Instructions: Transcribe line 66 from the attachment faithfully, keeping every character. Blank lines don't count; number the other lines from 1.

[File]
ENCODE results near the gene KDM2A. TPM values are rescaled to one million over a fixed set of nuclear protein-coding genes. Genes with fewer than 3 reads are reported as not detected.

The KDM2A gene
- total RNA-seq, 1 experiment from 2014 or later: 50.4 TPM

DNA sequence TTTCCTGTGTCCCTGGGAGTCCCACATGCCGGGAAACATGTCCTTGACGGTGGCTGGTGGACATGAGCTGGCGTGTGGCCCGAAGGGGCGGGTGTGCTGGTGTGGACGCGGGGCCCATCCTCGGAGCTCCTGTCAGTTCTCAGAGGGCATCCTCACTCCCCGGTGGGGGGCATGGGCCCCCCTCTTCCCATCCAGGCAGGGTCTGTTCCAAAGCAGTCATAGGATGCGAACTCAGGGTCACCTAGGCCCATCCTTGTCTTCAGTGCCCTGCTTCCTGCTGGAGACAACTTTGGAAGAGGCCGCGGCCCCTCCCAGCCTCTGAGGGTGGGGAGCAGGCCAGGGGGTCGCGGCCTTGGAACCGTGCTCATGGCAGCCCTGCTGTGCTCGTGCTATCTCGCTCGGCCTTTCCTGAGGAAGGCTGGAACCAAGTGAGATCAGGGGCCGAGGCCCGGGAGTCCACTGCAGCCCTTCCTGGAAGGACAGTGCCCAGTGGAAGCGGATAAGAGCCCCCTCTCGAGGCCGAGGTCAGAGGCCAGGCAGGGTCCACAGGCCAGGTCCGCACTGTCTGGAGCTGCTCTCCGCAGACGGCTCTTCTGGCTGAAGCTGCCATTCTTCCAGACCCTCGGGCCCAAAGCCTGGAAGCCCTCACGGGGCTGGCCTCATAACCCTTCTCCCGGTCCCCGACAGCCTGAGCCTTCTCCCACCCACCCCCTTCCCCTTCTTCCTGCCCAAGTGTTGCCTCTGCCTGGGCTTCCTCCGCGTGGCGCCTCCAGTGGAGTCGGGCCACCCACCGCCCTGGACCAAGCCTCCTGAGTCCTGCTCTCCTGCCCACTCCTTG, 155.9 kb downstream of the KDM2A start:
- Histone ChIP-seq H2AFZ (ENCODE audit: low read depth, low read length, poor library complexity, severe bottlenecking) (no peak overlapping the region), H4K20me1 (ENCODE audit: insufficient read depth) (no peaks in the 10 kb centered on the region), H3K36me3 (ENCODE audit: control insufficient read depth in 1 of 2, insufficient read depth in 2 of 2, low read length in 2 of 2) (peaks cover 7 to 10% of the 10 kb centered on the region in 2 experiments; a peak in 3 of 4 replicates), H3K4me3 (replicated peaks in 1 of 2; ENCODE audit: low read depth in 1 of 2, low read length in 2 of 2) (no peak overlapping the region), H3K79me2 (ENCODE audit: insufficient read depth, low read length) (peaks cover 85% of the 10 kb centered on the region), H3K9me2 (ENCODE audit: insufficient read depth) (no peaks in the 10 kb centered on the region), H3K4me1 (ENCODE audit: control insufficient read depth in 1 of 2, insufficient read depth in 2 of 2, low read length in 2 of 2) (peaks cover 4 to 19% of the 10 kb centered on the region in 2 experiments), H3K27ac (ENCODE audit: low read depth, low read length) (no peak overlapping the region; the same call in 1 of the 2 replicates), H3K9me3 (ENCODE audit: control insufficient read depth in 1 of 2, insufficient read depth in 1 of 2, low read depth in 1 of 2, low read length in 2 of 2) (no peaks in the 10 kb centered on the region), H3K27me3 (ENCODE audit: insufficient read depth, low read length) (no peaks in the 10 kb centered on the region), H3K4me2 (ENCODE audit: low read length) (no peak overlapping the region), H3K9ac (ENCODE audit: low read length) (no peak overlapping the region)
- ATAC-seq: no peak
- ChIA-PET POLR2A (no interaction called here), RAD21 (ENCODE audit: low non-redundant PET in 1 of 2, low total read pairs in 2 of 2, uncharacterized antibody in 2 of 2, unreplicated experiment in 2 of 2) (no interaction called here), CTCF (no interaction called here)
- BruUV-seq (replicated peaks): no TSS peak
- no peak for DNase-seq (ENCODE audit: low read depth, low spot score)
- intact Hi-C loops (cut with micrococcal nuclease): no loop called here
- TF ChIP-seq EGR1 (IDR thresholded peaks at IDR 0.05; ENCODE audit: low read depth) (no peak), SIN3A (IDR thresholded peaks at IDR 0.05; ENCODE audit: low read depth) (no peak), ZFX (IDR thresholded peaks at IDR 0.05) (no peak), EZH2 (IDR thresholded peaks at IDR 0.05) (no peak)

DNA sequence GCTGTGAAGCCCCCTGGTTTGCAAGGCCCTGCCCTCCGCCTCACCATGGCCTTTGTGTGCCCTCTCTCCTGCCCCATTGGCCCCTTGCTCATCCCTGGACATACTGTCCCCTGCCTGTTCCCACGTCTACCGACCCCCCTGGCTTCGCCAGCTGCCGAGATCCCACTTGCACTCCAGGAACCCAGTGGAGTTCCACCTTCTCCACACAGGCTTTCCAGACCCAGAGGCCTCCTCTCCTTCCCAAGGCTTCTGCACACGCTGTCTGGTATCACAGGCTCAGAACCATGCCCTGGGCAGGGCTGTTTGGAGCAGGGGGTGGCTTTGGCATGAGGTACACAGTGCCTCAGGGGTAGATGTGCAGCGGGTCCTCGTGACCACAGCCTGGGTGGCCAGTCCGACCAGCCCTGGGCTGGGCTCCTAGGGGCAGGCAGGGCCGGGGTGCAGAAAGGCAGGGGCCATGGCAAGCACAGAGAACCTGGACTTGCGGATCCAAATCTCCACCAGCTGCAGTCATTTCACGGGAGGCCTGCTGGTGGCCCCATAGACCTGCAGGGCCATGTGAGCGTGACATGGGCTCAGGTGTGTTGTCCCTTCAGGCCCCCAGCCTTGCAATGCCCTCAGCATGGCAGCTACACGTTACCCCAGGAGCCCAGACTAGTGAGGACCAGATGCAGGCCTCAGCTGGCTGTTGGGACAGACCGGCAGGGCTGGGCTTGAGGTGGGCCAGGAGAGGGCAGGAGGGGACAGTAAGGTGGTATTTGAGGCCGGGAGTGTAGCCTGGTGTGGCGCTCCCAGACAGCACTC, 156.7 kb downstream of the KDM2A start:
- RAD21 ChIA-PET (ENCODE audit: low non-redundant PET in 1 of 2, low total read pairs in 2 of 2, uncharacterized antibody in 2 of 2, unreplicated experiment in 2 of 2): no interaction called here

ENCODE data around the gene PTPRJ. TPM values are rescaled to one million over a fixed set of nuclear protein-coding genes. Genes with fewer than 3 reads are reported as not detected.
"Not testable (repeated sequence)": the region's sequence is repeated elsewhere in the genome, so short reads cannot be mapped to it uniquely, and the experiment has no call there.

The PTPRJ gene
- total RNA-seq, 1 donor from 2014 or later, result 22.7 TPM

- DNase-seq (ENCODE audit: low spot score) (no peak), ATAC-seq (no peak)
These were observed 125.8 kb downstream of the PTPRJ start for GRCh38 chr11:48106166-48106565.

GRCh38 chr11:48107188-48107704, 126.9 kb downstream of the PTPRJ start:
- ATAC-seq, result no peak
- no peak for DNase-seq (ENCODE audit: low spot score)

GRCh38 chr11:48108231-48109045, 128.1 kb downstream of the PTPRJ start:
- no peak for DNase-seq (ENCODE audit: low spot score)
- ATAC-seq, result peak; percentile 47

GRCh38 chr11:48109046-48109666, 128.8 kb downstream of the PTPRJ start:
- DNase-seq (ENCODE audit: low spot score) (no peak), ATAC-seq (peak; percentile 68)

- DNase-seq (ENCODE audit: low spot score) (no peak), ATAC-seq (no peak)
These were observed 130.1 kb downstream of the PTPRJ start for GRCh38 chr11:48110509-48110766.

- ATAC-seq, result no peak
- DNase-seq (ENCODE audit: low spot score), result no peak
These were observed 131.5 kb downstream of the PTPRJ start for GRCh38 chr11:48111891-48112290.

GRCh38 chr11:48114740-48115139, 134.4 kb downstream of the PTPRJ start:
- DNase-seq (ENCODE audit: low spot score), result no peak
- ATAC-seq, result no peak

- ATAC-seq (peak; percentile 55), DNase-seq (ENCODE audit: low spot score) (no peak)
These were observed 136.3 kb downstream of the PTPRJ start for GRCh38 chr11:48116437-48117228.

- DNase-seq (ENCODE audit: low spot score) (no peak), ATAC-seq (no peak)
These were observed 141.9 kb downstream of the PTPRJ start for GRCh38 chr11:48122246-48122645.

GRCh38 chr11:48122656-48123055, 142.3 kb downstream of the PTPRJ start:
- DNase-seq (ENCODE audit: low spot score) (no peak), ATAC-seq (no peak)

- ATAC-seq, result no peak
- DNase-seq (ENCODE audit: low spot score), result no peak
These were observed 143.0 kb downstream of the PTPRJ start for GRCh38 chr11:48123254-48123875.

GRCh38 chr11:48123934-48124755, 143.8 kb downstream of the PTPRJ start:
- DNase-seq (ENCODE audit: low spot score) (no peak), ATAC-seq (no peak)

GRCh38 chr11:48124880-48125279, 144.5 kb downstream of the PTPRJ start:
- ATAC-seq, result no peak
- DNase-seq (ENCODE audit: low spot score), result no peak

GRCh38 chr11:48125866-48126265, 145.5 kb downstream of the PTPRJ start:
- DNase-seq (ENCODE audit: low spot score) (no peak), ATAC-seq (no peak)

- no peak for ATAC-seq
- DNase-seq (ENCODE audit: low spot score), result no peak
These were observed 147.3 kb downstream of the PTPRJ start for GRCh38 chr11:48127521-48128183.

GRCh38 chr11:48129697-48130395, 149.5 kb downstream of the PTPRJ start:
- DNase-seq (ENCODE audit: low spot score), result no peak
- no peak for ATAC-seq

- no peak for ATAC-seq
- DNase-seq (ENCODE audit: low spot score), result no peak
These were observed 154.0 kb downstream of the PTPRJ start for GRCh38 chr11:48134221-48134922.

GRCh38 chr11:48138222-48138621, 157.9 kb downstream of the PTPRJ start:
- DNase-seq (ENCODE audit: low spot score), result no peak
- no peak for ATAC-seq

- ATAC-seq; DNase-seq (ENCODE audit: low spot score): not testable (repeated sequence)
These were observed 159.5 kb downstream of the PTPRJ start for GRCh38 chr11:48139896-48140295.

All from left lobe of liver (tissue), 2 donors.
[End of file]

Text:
All from left lobe of liver (tissue), 2 donors.